Top Change Management Issues: 6 - 10
Continuing with out top ten change management issues, here are items six through ten that you may have to deal with:
6. No Training
If an expected change will require new training and none is offered, you can bet on resistance and lots of it. Training new ways or techniques within a company is important, especially if you have a wide generational age of employees who communicate and learn differently. Devise the appropriate training plan to prevent this problem.
7. The Change Isn’t Working
If staff responds to change in a negative way by implying the change (or process) doesn’t work, ask yourself why they think it’s not working? Are there defects in the model or mode of change? Or, are you experiencing change resistance due to lack of communication. Before the change is implemented, explain you may have some rocks in the road and tell your staff what you’ve planned for when they occur.
8. Misery Loves Company
This change management issue is often forefront when change occurs. You may have only one staff member who hates the change, but will do everything in their power to ensure everyone else hates the change too. Identify these people and speak to them individually. Very often, it’s not the change; it’s another problem, perhaps even a personal problem.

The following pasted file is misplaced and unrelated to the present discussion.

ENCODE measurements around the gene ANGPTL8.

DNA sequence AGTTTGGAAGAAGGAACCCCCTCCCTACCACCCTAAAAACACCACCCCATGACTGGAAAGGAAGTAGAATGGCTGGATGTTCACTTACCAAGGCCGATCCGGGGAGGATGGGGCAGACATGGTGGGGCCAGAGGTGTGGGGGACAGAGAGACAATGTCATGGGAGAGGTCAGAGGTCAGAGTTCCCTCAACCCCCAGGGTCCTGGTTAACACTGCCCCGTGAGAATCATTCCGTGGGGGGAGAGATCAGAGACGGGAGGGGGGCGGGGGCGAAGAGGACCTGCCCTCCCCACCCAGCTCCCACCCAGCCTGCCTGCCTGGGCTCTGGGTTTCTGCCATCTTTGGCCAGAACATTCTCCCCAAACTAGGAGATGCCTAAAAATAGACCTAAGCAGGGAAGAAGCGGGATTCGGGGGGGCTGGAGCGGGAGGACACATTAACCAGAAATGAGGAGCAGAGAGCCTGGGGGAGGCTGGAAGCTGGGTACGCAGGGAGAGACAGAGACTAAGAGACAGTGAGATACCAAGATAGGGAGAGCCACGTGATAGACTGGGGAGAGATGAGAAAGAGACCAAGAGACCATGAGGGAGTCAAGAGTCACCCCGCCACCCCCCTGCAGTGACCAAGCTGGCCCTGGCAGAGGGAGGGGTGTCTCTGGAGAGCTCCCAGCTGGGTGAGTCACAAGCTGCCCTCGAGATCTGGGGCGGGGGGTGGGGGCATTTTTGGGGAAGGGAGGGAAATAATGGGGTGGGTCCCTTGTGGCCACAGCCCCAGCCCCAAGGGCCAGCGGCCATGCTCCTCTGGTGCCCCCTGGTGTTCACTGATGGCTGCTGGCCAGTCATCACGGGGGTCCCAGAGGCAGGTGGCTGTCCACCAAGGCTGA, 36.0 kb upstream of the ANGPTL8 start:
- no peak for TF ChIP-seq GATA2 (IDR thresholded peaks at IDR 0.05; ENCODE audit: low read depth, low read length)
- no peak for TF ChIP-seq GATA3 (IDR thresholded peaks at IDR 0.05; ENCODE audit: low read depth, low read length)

9. Wishy-Washy Change
Some companies or departments implement change and then don’t follow through. The idea behind the change may have been thought out but how to implement the change may not be clear. This can result in everyone just going back to the old way, especially if supervisors and team leaders don’t reinforce the change and allow employees to avoid the change and then do nothing about it.
10. Totally Unaccepted Changes
The last of our top ten change management issues is determining if a change will be good or bad. It is really that simple. A good idea on paper may not consider the human element and, therefore, not work at all, no matter how well thought out. Change in any area, no matter how large or small should be discussed and involve the people it will effect on every level. Allow for input from staff and consider that input wisely and compare it to your written change plan. Often, a competitor’s idea of change that worked doesn’t mean it will work for you.
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